1926 Chevy 1-Ton
13 March 2006
From Richard :
I found this old and beaten up truck in a farmer's field on September the 25th of 2005, actually by accident. I was driving a grain truck and waiting for the next load of the combine, so I could go back to the yard and dump. In a pile of junk and old farm equipment my eye caught a fender-like shape and I had to have a better look.
This "pile" had been sitting there since the early '60s and when the land was sold to the present-day owner Jim Walsh of "Scattered Acres," it came along with the inventory. In that time there were still a few windows in it and it looked a bit better. During the '70s when the copper price went up, someone removed the radiator with brute force and left its grille damaged as it is now. What was it? From what year? What did it look like when it was new?
I found The Stovebolt Page by accident, too and then I got all the help I could ask for. Dean Meltz and Tim Carter gave me the hints and asked me for additional information and within a day, I knew what it was. A Chevrolet 1-ton, on a Series X commercial chassis from 1926 with a cab built by Springfield. It could have been my Great Grandfather's truck.
Is something like this restorable? What did it look like? Is this still a truck or a pile of junk? The quest started. And the Bolter-virus started to take over my brain. You canít leave a piece of history in the field to die like this. How will your grandkids know how this all started? Trucks like this one were the first step to the world we know now, with air-conditioning, V10 engines and GPS. But also -- going to town without packing a lunch.
After phoning Chevrolet Canada, I found out that they don't have records of vehicles older than 1934 -- so there goes my restoration package. Now we have a problem, where to turn to get info on this truck. Editor: Gm now has pdfs of all trucks back to 1930. Thanks to Dean Meltz ("Lurch"), I phone the Reynolds-Alberta Museum and there they were real friendly and helpful. Mr. Randy Kvill, Curator of Documentary Collections and Agriculture, knew right away what we were talking about. We have a "Brantford" cab on the truck and they have a F@#d with a Brantford cab in the collection. They have a big library and the best days to visit are Tuesdays and Thursdays. I think I have to take that 1200 km trip up North as soon as wallet / weather / work and animals allow it.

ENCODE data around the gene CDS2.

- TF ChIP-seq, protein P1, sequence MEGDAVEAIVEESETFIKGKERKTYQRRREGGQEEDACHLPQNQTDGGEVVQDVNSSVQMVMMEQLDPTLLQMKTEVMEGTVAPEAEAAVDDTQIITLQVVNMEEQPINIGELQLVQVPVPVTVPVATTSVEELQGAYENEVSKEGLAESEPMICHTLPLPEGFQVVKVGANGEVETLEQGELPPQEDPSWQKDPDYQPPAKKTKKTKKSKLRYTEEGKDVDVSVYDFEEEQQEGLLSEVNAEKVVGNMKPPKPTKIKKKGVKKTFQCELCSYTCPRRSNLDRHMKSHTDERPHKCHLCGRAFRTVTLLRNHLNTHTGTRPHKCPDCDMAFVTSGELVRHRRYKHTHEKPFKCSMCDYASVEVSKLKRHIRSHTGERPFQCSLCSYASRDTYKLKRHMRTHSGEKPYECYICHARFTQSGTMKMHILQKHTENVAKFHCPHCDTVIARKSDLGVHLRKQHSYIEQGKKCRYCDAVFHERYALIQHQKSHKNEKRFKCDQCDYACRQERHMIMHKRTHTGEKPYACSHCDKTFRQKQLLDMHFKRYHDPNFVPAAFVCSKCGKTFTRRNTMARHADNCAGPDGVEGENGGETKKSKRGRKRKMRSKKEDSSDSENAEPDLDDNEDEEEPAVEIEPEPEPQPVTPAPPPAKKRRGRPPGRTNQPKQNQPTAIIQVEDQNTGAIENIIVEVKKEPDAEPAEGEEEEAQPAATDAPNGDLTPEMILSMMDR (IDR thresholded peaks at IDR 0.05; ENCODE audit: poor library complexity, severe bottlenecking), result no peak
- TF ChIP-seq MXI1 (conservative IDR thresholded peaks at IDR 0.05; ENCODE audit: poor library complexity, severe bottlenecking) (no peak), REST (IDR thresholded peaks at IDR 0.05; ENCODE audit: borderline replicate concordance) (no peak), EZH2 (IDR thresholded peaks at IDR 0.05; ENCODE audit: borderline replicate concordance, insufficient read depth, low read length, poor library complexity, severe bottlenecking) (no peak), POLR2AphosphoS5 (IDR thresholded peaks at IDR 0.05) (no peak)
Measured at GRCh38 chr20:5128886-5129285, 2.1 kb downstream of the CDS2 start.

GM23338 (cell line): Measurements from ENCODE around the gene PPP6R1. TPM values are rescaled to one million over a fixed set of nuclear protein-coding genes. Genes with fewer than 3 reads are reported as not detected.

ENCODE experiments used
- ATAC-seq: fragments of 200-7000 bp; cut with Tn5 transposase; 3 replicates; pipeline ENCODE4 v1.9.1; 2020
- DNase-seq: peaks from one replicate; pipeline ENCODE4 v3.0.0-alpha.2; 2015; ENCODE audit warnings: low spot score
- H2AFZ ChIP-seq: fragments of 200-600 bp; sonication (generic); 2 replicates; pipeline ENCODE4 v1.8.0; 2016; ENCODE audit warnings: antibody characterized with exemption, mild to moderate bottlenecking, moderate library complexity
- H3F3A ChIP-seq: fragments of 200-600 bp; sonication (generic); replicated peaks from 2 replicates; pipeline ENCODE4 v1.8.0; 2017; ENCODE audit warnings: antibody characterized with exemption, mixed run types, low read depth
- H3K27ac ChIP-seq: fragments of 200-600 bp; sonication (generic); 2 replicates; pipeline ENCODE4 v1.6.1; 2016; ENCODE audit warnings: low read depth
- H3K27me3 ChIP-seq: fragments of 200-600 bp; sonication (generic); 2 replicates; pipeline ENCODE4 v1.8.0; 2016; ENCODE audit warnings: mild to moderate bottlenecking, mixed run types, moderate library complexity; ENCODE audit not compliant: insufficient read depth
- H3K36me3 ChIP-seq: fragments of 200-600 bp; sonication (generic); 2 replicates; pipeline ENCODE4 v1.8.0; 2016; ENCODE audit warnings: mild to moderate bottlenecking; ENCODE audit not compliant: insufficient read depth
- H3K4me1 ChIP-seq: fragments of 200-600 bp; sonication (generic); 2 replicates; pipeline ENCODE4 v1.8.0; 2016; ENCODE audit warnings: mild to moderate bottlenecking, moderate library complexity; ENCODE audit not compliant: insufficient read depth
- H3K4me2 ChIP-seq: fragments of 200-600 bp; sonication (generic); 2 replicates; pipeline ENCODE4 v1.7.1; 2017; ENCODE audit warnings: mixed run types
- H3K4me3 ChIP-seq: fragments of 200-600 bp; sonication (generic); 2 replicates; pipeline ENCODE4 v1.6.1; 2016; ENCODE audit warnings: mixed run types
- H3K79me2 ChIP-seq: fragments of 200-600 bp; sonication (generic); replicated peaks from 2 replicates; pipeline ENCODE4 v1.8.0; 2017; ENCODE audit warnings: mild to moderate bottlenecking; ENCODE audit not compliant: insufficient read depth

I’m slowly getting in some prices of the parts I need and I think that the best solution would be to play the lotto, a lot. That’s the only way to keep this truck original. I have some local leads, too and that might turn out cheaper. I jacked it up yesterday, so it moved for the first time in 40+ years. The wheels aren’t really apart but they need to be redone. The wooden spokes need to be replaced. Fortunately, that doesn’t seem to be a too big of a problem. Although I need to make them 48 times, it might get boring. We’ll see. Every day a surprise and every day different. It keeps you on your toes and ready to smile.
I might have found the original engine of the '26, in my own yard! The guys of the Engine and Driveline forum are having a look at it. I hope. That would be Cool. Now I have to leave it all original. How can it be in my yard and I don't know it? Simple ... a good farm rule around here: every good farmer needs at least five acres of rusting objects in his yard to feel secure, have parts, and to snoop through when nothing else will help and the shop can't deliver the new part today. So when we bought the place (150 acres) four years ago, it came completely furnished with its own outside warehouse of a 100 year's of farming equipment leftovers. I threw out two truckloads of unrecognizable rust and left the heavy stuff there, to rust into smaller, movable parts. (Richard has a "Puzzle" page on his site, if you want to help him figure out some of this stuff!)
But I was not planning on writing a book, but I have started a website. I just wanted to show the progress, (0.015%) up till now and some pictures of how I found the truck. In time I'll put down all about its facelift, surgery and the final recovery, more pictures than text, because my spelling checker keeps cursing at me. (Richard is from Holland, but lives in Canada ... and he thinks his English isn't very good but it IS!)
Bolter # 8972
Rural Foremost, Alberta
Richard has been around with us for some time. Besides his website (which you've just got to see - great and funny stories / great detailed pictures ), Richard wrote an informative piece on Searching for Stovebolt Heaven, that is just a treat to read! And did I mention he's read the entire Stovebolt website (about 20,000 pages) ... he is one of our notorious link-checkers and boo-boo finders! Just LOVE this guy ~~ Editor
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